By: Tony Best
As many as 500,000 eligible voters from the Caribbean who live across the U.S. may find themselves unable to go the polls in next month’s presidential and congressional elections.
They are among the more than 10 million-plus immigrants from Latin America and the Caribbean who are naturalized American citizens but who may be deterred from registering and voting because of new laws being enacted in the country, according to civil and human rights groups. Several voter suppression campaigns led by the Republican Party and its lawmakers are underway in states that range from Florida, Georgia, Texas and North Carolina to Michigan, Colorado, Pennsylvania, and Ohio where West Indian communities are expanding as more and more immigrants from Jamaica, Haiti, the Dominican Republic, Trinidad and Tobago, Guyana, Barbados, Grenada and the rest of the Eastern Caribbean settle outside of the traditional cities and towns that for decades have been magnets for the foreign born, charge the civil rights advocates.
Organizations such as the National Association for the Advancement of Colored People headed by Ben Jealous, the Black Institute in New York and its leader Bertha Lewis, the Advancement Project and the National Action Network led by the Rev. Al Sharpton have raised the alarm about the negative fall-out from voter suppression campaigns can have on immigrants and others, especially, especially Spanish-speaking naturalized citizen.
Although places like New York, Washington D.C. and Massachusetts which have the largest West Indian immigrant communities in the country haven’t enacted such restrictive laws as has occurred in Arizona, Texas, Colorado and Pennsylvania, the concerns are being raised about their potential negative impact on the ability of eligible immigrant voters on Hispanics and West Indians.
“There is a need for vigilance in the Caribbean immigrant communities across the United States, including New York as we approach the presidential and congressional elections,” said Lewis of the Black Institute. “There is a systematic campaign underway to prevent immigrants from going to the polls and people must be aware of what’s being done to discourage them from registering to vote and from going to the polls.”
The NAACP, the nation’s oldest and largest civil rights group, has spoken out against voter suppression and has turned to the United Nations to draw international attention to the legal barriers to voting, warning that millions of immigrants and African-Americans may be deterred from casting their ballots in November. In addition, the NAACP has complained about the millions of native-born Blacks who are being denied the right to exercise their constitutional right because they were previously convicted of a felony offence.
“Nearly 5.3 million U.S. citizens have been stripped of their voting rights on a temporary basis, including more than 4.4 million who are no longer incarcerated,” charged Lorraine Miller, Chair of the Advocacy and Policy Committee of the NAACP’s National Board of Directors. “More than two million are African-America, yet African-Americans make up less than 13 per cent of the U.S. population.”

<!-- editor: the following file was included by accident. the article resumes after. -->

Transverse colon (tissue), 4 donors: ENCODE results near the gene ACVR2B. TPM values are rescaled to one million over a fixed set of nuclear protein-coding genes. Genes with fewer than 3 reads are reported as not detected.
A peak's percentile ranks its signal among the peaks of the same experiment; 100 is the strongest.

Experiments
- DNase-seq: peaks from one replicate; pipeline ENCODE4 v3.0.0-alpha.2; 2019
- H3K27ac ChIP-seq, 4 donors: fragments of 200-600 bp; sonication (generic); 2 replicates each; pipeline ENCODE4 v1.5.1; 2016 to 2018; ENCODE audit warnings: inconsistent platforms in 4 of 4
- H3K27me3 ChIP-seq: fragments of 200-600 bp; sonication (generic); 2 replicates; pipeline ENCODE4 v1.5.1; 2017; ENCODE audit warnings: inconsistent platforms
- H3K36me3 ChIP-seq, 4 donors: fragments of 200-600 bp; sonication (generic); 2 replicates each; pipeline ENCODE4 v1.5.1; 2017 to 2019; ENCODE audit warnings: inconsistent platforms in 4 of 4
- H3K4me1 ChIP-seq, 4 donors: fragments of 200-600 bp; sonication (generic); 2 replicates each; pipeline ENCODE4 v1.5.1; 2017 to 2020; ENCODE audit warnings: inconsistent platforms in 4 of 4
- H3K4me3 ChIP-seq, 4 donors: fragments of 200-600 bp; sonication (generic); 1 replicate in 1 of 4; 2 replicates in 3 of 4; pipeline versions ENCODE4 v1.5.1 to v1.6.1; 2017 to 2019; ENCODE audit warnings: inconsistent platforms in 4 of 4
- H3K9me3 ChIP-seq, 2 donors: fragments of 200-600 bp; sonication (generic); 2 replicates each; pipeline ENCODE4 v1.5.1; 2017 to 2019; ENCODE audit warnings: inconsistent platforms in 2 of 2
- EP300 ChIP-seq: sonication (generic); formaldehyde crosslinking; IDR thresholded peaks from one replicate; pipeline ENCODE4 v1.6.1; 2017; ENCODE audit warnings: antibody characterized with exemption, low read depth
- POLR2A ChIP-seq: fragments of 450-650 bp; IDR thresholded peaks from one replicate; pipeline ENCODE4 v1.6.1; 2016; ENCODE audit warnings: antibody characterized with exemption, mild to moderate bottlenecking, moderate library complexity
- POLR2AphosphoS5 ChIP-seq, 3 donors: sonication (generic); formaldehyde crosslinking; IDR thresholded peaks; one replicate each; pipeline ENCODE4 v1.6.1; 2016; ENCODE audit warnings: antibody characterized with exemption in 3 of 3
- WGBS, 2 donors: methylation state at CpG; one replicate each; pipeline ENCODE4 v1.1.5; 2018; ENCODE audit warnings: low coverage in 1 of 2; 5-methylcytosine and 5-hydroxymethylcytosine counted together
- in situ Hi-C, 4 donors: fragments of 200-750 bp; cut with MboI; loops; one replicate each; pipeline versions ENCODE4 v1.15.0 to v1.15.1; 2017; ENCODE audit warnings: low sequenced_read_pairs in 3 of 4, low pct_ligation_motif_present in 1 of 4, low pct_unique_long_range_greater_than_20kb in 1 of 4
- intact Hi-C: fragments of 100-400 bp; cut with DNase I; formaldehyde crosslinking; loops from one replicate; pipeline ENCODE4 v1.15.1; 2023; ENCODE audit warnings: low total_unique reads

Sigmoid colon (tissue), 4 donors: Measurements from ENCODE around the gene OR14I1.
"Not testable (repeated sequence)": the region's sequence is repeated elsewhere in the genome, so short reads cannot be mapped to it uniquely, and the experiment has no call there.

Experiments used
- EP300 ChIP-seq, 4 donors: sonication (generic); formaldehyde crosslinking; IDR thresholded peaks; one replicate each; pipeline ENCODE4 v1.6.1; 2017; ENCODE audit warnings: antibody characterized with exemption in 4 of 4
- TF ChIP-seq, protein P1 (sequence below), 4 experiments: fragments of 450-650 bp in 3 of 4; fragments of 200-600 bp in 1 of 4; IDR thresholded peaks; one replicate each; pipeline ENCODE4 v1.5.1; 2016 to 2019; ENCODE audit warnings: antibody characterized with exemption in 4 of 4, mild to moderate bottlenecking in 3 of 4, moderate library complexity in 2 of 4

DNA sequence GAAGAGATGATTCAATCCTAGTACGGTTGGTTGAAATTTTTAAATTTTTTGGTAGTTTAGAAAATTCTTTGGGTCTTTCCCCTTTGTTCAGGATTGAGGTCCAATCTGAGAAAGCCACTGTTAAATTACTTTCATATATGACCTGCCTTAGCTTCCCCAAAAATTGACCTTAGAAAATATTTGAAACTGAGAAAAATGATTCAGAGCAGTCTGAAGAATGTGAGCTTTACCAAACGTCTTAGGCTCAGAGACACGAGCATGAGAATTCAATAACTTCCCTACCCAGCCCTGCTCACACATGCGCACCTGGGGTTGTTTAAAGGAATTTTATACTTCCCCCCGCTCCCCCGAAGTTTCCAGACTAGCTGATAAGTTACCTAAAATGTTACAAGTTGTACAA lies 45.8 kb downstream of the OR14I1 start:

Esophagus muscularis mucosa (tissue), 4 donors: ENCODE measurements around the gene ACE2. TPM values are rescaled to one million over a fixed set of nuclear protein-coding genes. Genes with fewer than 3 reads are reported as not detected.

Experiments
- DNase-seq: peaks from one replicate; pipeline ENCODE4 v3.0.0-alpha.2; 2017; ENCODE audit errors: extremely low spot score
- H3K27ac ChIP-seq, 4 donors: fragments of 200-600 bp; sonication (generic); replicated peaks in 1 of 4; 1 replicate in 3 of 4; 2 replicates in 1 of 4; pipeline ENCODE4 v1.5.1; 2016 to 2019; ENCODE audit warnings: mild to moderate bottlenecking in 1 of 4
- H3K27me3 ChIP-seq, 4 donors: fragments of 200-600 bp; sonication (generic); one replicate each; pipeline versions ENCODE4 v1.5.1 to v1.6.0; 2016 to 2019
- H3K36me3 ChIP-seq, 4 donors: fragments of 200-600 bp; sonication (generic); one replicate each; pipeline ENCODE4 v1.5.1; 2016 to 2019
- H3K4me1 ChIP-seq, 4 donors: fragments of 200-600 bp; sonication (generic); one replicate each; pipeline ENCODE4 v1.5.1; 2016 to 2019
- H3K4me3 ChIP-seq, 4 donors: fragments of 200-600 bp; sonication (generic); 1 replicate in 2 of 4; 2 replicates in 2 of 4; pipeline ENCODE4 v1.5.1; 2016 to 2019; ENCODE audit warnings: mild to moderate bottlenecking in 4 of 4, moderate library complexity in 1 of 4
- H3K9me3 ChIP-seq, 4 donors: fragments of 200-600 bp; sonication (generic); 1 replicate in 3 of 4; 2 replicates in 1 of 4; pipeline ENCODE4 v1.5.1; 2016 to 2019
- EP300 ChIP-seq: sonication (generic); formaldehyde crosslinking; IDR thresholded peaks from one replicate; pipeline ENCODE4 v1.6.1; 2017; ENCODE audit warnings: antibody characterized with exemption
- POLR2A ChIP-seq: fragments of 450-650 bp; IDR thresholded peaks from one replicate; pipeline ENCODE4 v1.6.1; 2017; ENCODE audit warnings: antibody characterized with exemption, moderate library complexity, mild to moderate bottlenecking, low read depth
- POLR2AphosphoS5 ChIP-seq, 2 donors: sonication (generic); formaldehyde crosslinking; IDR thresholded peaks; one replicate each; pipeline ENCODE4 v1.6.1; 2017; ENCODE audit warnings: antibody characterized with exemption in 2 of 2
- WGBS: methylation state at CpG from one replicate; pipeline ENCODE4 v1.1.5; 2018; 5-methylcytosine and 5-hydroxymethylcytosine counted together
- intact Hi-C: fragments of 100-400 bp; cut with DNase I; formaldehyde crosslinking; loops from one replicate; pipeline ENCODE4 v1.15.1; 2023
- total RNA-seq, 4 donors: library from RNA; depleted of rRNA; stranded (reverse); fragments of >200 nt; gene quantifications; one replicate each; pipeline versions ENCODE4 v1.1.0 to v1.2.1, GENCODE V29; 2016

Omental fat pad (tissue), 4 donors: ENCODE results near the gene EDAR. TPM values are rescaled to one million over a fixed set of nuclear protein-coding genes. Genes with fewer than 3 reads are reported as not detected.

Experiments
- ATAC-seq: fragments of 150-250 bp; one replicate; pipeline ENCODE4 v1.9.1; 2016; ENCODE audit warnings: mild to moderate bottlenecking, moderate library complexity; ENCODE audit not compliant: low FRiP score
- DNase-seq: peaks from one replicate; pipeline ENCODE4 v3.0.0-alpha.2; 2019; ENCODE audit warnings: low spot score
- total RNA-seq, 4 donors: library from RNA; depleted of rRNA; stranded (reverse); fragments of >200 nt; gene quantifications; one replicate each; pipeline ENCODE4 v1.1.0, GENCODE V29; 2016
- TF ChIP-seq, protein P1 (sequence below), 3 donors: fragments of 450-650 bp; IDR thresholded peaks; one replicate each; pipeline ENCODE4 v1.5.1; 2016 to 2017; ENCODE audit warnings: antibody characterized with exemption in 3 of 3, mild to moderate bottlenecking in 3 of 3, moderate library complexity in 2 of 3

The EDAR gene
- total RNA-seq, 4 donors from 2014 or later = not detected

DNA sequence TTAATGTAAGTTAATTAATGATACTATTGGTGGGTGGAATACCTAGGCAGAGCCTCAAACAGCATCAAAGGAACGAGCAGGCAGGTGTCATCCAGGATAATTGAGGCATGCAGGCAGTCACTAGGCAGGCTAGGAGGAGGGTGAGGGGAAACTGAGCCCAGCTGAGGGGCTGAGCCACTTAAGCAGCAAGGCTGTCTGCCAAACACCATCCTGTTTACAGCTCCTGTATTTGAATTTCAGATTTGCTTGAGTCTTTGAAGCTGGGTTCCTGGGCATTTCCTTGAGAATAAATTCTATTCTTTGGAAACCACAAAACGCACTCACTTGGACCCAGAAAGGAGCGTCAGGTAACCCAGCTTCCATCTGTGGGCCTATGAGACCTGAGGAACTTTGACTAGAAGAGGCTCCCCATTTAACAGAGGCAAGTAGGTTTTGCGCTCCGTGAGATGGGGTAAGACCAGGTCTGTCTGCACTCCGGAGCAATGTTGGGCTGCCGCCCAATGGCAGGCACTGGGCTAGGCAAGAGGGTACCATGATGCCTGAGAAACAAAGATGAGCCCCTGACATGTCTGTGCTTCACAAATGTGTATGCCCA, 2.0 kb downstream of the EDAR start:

The NAACP has praised Eric Holder, America’s first Black Attorney General and the son of Caribbean immigrant parents, for the Justice Department’s work to prevent the implementation of recent challenges to voting rights.
“However, we are deeply concerned with the continued practice and discriminatory impact of felony disenfranchisement,” Miller told a panel of the UN Human Rights Council at a session at the UN Palais de Nations in Geneva.
Using U.S. Census data, the Advancement Project warned in a report that the combined effects of voter purges, demands for proof of citizenship and the imposition of stringent voter identification rules may prevent at least 10 million Hispanic citizens from voting in November. Analysts who studied the report and the census data believe that the impact on West Indians could be severe as well.
“Like African-Americans, Latinos have experienced decreased access and correspondingly low levels of voter registration and participation than non-Hispanic whites,” stated the Advancement Project, which called for the repeal of policies that block immigrant voters. It also urged Attorney-General Holder and the Justice Department to investigate and prosecute “any related voting rights violations.”
It listed laws and tactics that seek to purge voter lists; the insistence on proof of citizenship; and demands for photo identification laws as the major deterrents to immigrant registration and voting. Sixteen states have so far enacted such laws or plan to do so.
“Naturalized citizens typically received their driver’s licenses when they were legal immigrants but before becoming naturalized citizens (and before registering to vote); therefore, this method generates lists of voters to be checked that targets naturalized citizens,” the Advancement Project warned.
Some of the new laws are also demanding certified birth certificate, passport or naturalization papers in order to register to vote, requirements that serve as roadblocks to exercising their constitutional rights.
The report charged that the demands were “previously unheard of” in the U.S. contending that the additional documentation puts “onerous and sometimes expensive” requirements on immigrants.
And that’s how West Indians could become victims and prevented from voting.